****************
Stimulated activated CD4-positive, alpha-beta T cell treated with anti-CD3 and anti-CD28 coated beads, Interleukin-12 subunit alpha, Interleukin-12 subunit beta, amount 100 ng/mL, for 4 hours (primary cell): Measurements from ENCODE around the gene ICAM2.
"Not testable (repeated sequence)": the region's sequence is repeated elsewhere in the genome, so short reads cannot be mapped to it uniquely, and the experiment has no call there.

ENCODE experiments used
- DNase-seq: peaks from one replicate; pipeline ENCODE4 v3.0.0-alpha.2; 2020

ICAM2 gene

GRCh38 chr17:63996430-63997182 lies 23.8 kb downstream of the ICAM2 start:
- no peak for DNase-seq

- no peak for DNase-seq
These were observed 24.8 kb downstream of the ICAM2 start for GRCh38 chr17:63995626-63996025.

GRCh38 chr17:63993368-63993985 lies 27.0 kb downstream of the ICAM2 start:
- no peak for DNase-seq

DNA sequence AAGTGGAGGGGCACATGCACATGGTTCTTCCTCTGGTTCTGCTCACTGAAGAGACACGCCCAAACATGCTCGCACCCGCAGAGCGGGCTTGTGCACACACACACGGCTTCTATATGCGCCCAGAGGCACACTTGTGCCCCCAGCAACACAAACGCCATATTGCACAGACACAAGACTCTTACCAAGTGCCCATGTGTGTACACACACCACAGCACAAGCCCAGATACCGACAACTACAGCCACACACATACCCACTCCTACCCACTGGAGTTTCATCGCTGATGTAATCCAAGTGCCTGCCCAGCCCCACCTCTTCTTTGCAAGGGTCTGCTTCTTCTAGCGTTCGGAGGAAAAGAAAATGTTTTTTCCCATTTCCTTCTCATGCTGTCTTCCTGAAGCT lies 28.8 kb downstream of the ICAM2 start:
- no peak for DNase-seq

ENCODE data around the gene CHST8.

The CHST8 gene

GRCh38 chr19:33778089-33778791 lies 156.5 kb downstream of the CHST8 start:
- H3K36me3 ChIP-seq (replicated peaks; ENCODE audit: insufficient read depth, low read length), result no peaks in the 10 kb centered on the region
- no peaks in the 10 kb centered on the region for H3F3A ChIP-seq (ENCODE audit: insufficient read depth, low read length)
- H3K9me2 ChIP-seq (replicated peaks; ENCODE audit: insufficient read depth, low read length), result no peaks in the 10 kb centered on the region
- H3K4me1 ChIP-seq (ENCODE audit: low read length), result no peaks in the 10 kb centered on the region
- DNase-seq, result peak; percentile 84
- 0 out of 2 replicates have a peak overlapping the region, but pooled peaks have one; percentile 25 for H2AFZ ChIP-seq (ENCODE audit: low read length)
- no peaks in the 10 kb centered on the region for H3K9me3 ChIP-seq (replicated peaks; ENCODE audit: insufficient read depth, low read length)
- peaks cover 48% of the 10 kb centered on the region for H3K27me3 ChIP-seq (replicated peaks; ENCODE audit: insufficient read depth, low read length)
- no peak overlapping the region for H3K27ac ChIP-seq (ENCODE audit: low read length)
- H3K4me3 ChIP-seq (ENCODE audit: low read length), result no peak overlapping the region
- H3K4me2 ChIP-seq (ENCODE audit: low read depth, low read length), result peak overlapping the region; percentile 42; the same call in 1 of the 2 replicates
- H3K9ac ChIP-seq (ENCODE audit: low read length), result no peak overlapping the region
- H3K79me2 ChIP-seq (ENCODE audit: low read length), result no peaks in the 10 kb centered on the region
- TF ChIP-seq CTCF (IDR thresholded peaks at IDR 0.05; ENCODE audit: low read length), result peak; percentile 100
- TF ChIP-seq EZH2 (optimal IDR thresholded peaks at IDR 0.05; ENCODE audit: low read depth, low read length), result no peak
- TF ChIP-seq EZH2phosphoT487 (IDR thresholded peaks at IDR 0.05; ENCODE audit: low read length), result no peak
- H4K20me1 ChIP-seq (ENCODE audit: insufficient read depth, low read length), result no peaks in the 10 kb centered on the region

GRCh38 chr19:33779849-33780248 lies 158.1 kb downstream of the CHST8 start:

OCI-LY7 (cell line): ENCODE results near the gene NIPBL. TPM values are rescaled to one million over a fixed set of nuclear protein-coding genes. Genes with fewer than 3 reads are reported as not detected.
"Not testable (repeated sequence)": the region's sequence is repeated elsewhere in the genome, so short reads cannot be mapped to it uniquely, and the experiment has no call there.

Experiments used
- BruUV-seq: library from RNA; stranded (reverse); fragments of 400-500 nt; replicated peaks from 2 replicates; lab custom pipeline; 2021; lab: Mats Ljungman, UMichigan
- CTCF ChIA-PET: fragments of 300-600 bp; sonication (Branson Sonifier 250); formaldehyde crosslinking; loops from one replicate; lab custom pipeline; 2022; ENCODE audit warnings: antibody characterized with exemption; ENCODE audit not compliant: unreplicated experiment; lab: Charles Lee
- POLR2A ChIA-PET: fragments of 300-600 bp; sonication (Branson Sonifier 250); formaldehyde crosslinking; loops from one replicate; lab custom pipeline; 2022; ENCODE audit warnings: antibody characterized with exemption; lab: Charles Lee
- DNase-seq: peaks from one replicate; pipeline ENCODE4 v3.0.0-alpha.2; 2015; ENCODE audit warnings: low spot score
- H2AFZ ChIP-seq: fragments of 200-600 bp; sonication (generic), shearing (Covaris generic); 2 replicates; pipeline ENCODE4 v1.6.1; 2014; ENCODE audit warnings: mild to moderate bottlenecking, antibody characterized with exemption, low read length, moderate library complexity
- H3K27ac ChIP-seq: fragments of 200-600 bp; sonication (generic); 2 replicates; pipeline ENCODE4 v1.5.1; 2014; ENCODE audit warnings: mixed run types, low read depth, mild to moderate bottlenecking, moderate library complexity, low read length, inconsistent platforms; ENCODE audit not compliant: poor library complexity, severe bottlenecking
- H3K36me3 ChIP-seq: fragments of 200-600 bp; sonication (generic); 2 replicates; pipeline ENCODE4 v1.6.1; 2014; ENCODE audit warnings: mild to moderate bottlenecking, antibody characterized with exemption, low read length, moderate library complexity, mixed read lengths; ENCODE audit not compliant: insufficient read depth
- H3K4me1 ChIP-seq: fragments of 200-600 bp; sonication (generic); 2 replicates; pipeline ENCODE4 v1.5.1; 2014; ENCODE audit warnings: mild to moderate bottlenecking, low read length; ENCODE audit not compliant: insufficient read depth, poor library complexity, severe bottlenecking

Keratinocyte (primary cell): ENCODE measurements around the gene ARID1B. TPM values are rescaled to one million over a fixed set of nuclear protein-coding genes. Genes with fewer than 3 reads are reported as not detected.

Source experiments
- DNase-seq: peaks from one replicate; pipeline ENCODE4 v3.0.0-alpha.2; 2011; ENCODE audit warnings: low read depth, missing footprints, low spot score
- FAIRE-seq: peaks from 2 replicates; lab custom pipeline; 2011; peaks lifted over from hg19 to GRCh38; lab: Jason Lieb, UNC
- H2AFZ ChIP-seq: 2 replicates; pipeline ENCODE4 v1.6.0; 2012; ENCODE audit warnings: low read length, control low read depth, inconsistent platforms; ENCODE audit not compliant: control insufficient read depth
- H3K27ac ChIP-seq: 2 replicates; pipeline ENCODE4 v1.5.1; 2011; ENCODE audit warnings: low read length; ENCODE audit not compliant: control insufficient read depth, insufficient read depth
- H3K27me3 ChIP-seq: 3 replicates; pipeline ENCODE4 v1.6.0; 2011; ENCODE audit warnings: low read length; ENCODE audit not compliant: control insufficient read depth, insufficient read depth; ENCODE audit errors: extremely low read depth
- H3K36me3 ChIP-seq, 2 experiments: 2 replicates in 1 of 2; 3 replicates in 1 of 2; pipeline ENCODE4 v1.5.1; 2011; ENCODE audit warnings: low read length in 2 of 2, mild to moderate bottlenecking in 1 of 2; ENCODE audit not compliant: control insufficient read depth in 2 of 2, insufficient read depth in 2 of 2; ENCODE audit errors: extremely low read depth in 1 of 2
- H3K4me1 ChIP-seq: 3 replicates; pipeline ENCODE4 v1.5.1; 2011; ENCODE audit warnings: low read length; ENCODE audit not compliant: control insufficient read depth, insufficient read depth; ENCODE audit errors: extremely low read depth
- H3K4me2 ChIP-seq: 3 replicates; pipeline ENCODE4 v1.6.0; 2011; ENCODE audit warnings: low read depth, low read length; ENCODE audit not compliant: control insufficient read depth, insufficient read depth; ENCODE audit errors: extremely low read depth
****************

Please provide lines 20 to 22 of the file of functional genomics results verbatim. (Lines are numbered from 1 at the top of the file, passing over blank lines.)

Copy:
- H3K4me1 ChIP-seq (ENCODE audit: low read length), result no peaks in the 10 kb centered on the region
- DNase-seq, result peak; percentile 84
- 0 out of 2 replicates have a peak overlapping the region, but pooled peaks have one; percentile 25 for H2AFZ ChIP-seq (ENCODE audit: low read length)